Both form-creative paradigms that can roughly be understood in analogy to the specific characteristics of the two key fine arts media—painting and sculpture—are of course situated historically, as is the overcoming of traditional divisions between art media that is usually dated to the mid-20th century and onwards. Overcoming media divisions follows the introduction of the paradigm of art as an information-sign formulation rather than as the establishment of relationships between bodies and the environment. In the context of the modernist painting as a table/grid, as a space into which signs (lines, points, numbers, etc.) are inscribed, the problem of different ontologies of bodies and environments, which is analogous to the painting-window, is therefore reoriented towards different types of signs and signifying systems. From the second half of the 20th century onwards, the exterior of the delimited environment of a painting or a sculptural body, separated from its environment by a pedestal, gradually begins to act as an integral formal part of artworks, which, from the perspective of semiotic analysis of art history, can be explained through the introduction of non-evocative abstraction or, rather, what Braco Rotar refers to as information-abstract visual formulations.[16] The meaning of such visual formulations is derived mainly from the perception of obvious, quantitative, or otherwise quantifiably ordered relationships between individual visual units: elementary units of visual formulation are in this case “reduced” to geometric shapes, which are composed of basic visual elements and variables and possess certain qualities that can be combined according to purely aesthetic rules, where combining as such adheres, in principle, to certain logical and, in the case of computer-generated art, scientistic principles. In such visual formulations, the traditional European division of the fine arts into painting, sculpture, and architecture should gradually be transcended because these are generated based on primary structures, such as color, form, material, and voluminosity, where the latter in a certain sense enables their interactions. In short, they begin to operate more evidently and above all literally as a body in a given environment and presuppose, for instance, an antecedent transformation of the sculptural figure into an object, the elimination of the pedestal that separates the object from the environment in which it is situated, the affirmation of the surface and the perceptual physicality of the material. Such formulations are therefore often based on a specific correlation between the formulation and the environment, where the formulation becomes involved in the visual structure of the space it is in (i.e. not only the space of the painting canvas but also the space in which the canvas is situated), yet this same space also determines the success of the formulation.[17] In so-called primarily structural abstract formulations of this type, the environment is therefore an equal element from which the formulation is derived, not something to which the formulation must yield.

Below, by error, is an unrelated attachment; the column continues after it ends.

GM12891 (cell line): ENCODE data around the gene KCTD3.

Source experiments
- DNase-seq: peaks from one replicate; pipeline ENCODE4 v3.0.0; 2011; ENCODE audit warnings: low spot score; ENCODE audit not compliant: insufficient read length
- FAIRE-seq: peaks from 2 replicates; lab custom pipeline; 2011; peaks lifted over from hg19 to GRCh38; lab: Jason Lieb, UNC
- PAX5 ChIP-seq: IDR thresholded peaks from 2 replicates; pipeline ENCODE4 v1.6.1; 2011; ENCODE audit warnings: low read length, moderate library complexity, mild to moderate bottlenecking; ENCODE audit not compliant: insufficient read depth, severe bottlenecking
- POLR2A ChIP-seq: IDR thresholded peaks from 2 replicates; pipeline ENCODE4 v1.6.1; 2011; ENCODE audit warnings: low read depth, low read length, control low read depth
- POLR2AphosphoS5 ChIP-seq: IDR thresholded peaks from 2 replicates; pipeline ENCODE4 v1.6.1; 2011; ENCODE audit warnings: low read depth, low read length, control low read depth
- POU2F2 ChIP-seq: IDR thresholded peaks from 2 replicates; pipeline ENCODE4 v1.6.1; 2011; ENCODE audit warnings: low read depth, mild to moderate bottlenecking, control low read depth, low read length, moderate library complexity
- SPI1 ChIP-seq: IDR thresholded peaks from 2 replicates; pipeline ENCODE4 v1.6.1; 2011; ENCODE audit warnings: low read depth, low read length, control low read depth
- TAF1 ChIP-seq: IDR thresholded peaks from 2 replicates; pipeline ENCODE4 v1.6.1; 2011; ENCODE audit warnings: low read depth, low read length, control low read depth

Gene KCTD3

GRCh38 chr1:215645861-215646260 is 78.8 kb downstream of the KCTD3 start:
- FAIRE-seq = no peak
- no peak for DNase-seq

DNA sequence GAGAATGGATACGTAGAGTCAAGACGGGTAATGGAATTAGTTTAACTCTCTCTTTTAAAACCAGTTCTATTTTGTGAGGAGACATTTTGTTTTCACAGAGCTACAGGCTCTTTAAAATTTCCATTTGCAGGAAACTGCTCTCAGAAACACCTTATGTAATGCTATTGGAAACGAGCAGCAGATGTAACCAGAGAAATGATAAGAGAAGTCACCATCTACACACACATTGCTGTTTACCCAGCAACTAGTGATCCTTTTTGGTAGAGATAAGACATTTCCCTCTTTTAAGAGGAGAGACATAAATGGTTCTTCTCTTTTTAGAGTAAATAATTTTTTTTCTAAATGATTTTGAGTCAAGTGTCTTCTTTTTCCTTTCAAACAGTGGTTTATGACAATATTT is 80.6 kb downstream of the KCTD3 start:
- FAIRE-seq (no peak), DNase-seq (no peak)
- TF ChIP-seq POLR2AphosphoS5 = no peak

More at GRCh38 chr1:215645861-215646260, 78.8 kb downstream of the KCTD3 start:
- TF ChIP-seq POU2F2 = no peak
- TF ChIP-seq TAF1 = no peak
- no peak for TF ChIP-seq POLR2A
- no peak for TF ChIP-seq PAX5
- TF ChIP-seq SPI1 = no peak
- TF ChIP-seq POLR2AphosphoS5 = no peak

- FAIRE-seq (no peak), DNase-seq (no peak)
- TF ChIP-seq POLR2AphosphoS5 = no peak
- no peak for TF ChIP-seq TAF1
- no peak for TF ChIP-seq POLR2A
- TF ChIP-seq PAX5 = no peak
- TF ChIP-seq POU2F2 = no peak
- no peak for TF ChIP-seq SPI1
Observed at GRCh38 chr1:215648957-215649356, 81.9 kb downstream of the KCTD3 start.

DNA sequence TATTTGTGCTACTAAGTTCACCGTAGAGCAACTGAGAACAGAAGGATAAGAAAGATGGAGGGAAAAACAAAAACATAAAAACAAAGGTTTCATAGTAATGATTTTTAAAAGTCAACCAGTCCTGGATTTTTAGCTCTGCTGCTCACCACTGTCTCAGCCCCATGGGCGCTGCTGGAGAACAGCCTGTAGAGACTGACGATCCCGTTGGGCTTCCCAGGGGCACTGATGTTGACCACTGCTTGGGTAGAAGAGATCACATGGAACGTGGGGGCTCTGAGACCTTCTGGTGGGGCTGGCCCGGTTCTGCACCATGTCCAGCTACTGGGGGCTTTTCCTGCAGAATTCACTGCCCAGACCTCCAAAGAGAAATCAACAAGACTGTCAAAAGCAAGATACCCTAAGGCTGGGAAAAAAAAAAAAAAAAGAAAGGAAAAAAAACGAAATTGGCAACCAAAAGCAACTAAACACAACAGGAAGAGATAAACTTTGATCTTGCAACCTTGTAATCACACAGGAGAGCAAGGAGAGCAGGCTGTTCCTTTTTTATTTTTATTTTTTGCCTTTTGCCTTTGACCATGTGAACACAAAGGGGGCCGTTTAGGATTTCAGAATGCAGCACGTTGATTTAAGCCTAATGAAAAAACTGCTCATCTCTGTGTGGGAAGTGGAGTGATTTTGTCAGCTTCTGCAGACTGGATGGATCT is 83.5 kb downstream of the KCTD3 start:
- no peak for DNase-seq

The environment as an integral formal part of the artwork was introduced to the field of contemporary art more directly especially in minimalism, i.e. in the period when various traditional ways of producing similarities, illusionism, and allusions in the field of fine arts practices had already been largely eliminated, and when autonomous languages of each artistic medium had already been fully formed, as had been the classical fine-arts-theoretical approaches to artworks, centered on visual language. The possibility that the environment can become an integral formal part of the artwork is, as mentioned above, nevertheless based on the condition of a general expansion of visual formulations, which are mainly based on the composition of pure signs, whose meaning is entirely the product of convention. Examples of pure signs are, for instance, basic visual elements, which in themselves have a similar semantic function to letters or numbers; in this context, we can draw attention to the concrete example of the basic visual elements of color, which (although it evokes a certain aesthetic response) typically conveys meaning precisely through comparison with other elements and social conventions (for instance, a particular color may carry conceptual symbolism). Visual formulations, which are mainly based on composing non-allusive visual units, are generally expanded upon so that they must first be perceived as discernible elements; only then can the selection and distribution of the transparency code organize them into a specific visual formulation. In concrete terms: the general expansion of abstract art from the early 20th century onwards presupposes that we grasp, perceive, and become fully aware of perceiving the fact that, say, the environment of a painting is a surface on which fundamental visual elements are arranged in a certain way. It is no coincidence that the modernist movement against non-allusive visual formulations from the late 19th century onwards runs parallel to the development of the psychology of visual perception, through which the idea that a visual message consists of simple elements—the atoms of visual communication—became generally accepted. In short, the modernist movement towards non-allusive visual formulations is based, among others, on the historical idea of how the human perceptual apparatus “composes” (disassembles, selects, and assembles) in the process of perception. We could say that the connection between the artwork and the environment can only be eliminated as an important aspect for the analysis of concrete artworks when the representative, allusive, evocative, etc. connection between the artwork and the environment is completely severed. At the same time, we could say that it is only when the environment is eliminated from the ways of signifying the artwork that it can reappear in a specific way as a meaningful element of a visual formulation.